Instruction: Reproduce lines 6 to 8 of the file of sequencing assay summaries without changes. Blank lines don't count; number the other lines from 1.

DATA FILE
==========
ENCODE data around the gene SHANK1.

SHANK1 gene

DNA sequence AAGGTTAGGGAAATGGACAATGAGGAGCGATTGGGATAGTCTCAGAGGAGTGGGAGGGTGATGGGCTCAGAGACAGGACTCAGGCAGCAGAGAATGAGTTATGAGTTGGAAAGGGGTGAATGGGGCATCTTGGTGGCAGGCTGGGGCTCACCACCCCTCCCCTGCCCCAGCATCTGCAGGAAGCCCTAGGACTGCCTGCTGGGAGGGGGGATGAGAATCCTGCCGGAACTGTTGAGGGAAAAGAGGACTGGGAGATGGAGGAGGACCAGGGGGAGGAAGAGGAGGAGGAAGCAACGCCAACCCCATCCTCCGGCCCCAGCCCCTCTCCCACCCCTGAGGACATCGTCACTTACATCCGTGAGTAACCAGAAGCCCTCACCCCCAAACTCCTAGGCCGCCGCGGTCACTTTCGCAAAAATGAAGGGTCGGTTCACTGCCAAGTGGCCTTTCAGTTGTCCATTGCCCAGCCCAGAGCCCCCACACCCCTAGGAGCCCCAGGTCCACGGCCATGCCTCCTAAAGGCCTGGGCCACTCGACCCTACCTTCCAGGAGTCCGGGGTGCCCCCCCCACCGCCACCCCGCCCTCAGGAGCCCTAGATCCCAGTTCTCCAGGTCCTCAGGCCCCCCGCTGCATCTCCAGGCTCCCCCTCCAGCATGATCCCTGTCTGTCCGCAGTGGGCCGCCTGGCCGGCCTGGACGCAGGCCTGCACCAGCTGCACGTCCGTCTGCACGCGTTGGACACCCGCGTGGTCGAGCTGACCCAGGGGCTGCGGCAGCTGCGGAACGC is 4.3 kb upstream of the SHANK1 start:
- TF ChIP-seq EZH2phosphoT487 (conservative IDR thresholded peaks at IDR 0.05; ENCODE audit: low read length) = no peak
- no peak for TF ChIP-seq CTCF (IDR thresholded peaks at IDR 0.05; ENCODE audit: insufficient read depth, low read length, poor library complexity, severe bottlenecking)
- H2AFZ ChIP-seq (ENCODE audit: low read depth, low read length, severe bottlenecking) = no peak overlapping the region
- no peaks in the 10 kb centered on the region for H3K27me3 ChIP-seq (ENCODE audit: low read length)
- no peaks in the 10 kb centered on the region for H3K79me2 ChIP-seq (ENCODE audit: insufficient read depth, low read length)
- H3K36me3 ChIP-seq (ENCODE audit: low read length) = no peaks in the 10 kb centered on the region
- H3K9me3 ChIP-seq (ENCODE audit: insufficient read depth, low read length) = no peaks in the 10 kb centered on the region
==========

- H2AFZ ChIP-seq (ENCODE audit: low read depth, low read length, severe bottlenecking) = no peak overlapping the region
- no peaks in the 10 kb centered on the region for H3K27me3 ChIP-seq (ENCODE audit: low read length)
- no peaks in the 10 kb centered on the region for H3K79me2 ChIP-seq (ENCODE audit: insufficient read depth, low read length)